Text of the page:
FT_14.02.11_RatingUSeconomy_420pxThe last two monthly jobs reports were, as they say, nothing to write home about. U.S. payrolls expanded by just 113,000 jobs in January, far weaker than economists had predicted, after gaining just 75,000 jobs in December. The unemployment rate edged lower to 6.6%, the lowest level since October 2008 but still well above pre-Great Recession levels. And average weekly earnings, $832.82, were just 1.9% higher above their level a year earlier; annual wage growth (measured December-to-December) has been below 3% for the past six years.

In short, there’s plenty of reason for Americans to feel down about the economy, which they do. But the sour feelings started long before the Great Recession and not-so-great recovery.

The last time Americans were unambiguously positive about the national economy, in fact, was during the technology-fueled boom of the late 1990s and early 2000s. In a Gallup poll conducted in January 2000, 52% of Americans termed economic conditions “good”; an additional 19% went so far as to call conditions “excellent.” Of course, by the end of that year the air had pretty much gone out of the dot-com bubble, the S&P 500 was nearly 14% off its high, and the economy was about to slip into recession.

Since then, Americans have been lukewarm at best about the economy. Even during the apparent prosperity of the mid-2000s, the share of people rating economic conditions as excellent or good never exceeded 44%, and more typically was around one-third. Even those relatively positive ratings cratered in 2008-09, and never have really recovered; the best reading during the current tepid recovery was 23% this past June.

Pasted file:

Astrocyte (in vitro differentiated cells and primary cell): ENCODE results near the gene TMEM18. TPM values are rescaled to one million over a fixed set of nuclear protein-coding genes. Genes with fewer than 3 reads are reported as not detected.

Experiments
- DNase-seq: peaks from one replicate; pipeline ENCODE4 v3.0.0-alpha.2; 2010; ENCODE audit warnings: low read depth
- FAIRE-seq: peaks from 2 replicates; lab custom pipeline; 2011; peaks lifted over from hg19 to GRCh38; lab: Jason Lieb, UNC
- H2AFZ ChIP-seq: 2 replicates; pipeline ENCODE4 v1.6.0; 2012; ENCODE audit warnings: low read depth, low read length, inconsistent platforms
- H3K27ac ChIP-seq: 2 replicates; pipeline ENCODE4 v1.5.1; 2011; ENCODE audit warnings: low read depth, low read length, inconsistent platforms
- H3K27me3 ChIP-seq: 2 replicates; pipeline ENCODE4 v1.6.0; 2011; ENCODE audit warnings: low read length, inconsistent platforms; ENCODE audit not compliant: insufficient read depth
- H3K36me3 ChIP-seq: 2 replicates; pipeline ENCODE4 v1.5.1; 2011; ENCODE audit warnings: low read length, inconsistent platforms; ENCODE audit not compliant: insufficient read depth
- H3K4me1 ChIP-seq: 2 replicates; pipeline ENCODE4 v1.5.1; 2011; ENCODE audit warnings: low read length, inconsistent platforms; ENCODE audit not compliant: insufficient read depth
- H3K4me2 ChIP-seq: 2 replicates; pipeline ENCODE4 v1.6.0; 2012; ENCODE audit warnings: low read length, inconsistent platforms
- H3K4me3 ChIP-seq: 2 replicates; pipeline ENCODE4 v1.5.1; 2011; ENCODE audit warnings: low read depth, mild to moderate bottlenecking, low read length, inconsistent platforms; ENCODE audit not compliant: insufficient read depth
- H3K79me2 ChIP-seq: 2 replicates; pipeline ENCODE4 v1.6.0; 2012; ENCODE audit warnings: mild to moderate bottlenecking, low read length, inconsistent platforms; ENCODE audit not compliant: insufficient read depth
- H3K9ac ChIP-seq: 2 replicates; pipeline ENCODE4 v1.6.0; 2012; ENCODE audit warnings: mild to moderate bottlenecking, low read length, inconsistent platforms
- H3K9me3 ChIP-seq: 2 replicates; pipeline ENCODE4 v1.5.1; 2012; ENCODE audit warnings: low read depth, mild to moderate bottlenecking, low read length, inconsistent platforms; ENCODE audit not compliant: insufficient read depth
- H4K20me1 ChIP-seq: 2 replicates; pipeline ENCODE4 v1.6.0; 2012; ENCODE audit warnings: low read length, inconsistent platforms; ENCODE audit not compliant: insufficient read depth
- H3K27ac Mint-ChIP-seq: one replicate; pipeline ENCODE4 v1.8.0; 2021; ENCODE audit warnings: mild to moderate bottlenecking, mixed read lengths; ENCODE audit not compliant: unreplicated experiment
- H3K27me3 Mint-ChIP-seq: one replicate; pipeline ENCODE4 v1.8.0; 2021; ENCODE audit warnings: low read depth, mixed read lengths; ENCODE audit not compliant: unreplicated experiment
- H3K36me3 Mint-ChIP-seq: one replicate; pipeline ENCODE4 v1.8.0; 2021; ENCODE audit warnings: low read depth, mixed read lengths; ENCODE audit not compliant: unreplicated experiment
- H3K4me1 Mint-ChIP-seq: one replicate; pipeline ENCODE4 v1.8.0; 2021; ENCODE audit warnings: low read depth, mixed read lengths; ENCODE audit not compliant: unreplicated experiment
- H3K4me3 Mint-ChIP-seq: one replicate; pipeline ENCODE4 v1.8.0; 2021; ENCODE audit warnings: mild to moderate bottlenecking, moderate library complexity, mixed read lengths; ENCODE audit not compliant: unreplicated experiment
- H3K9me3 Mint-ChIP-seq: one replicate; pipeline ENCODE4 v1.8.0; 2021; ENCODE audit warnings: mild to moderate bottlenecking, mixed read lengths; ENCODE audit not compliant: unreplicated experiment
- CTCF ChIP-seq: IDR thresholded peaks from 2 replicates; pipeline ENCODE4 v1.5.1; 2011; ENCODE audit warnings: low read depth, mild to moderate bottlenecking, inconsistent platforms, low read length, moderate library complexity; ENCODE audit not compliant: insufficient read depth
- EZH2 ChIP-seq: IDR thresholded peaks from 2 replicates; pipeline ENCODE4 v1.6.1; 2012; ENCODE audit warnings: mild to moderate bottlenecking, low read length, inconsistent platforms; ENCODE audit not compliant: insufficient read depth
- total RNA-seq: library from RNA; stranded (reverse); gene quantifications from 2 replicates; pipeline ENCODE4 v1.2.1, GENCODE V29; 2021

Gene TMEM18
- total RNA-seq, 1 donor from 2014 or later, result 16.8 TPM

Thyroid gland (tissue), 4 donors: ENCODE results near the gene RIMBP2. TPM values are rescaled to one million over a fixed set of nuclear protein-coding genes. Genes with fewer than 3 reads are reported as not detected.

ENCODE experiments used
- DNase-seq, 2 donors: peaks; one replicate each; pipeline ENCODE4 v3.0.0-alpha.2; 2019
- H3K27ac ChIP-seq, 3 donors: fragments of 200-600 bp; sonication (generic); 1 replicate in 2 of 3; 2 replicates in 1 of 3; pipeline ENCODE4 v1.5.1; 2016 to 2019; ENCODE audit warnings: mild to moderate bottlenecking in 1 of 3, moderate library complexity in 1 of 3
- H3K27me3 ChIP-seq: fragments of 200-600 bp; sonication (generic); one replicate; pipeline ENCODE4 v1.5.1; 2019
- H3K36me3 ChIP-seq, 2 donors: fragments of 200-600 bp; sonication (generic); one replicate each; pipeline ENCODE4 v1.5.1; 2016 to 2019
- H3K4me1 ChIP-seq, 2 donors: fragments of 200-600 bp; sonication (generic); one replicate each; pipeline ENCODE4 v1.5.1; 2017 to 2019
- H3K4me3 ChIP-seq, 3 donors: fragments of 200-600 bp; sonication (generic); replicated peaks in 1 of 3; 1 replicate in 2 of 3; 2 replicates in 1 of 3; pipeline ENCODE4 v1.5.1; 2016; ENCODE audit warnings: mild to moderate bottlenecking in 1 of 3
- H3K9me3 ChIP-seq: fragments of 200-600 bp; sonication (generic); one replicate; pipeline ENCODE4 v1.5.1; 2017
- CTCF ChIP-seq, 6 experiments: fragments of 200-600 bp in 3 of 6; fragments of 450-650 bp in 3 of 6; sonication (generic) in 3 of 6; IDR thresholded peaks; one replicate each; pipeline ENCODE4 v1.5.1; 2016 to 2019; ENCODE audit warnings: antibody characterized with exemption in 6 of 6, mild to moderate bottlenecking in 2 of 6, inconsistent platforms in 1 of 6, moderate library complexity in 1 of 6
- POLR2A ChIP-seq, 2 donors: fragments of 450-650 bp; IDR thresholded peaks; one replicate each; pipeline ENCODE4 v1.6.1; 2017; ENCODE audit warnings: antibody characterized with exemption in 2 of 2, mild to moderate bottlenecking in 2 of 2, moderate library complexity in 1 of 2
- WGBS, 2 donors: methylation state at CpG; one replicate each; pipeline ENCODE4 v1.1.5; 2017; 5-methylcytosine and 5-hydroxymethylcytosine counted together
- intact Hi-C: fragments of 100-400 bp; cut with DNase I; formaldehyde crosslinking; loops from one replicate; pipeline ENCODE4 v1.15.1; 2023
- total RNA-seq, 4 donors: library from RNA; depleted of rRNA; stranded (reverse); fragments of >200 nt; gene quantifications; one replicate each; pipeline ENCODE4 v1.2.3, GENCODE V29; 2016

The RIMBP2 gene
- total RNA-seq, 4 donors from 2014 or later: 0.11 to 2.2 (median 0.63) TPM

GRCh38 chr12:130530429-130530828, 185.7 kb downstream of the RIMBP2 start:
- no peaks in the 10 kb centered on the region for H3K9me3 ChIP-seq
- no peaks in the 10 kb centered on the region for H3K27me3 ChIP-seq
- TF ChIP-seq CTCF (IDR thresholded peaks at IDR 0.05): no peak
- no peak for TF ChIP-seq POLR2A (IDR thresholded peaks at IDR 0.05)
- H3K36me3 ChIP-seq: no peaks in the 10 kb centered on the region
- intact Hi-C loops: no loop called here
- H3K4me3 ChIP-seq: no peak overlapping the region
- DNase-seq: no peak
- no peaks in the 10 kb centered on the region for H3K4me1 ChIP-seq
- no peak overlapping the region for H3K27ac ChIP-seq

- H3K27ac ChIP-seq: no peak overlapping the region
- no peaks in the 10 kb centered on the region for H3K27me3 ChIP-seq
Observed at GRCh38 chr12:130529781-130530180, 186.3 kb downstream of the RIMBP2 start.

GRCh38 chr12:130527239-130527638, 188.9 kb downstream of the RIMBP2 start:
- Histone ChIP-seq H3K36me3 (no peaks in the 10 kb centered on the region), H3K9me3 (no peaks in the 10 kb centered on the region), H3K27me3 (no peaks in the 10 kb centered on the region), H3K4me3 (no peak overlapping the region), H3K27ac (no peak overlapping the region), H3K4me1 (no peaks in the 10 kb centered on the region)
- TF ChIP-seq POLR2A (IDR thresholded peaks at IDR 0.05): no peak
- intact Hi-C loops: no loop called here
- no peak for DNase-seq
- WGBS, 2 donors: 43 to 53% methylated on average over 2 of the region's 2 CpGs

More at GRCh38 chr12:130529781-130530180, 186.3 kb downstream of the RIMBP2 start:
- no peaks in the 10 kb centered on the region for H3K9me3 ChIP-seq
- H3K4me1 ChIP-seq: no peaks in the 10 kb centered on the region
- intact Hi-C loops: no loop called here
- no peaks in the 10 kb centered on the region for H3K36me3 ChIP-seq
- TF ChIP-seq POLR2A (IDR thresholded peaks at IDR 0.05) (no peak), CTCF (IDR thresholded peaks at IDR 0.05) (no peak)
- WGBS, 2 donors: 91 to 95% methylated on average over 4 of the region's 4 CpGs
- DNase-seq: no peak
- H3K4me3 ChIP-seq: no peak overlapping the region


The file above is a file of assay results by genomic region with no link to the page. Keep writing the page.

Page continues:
“Now, 33% ‘good’ would be cause for a parade,” commented Carroll Doherty, the Pew Research Center’s director of political research.

In a Pew Research survey last month, just 16% of people rated economic conditions as “excellent” or “good,” while 45% rated them “only fair” and 39% “poor.” And according to a new report out today, 33% of people said they’re hearing mostly bad news about the economy, compared with 61% saying the news is mixed and only 5% saying it’s mostly good. 

The predominantly negative views don’t vary much by party, race or income level, Doherty noted.

“People have been just beaten down,” he said. “You’d need some unambiguously good news to move the needle, but every time there’s news about the economy it’s mixed. It seems as if people’s views are pretty locked in.”

Drew DeSilver  is a senior writer at Pew Research Center.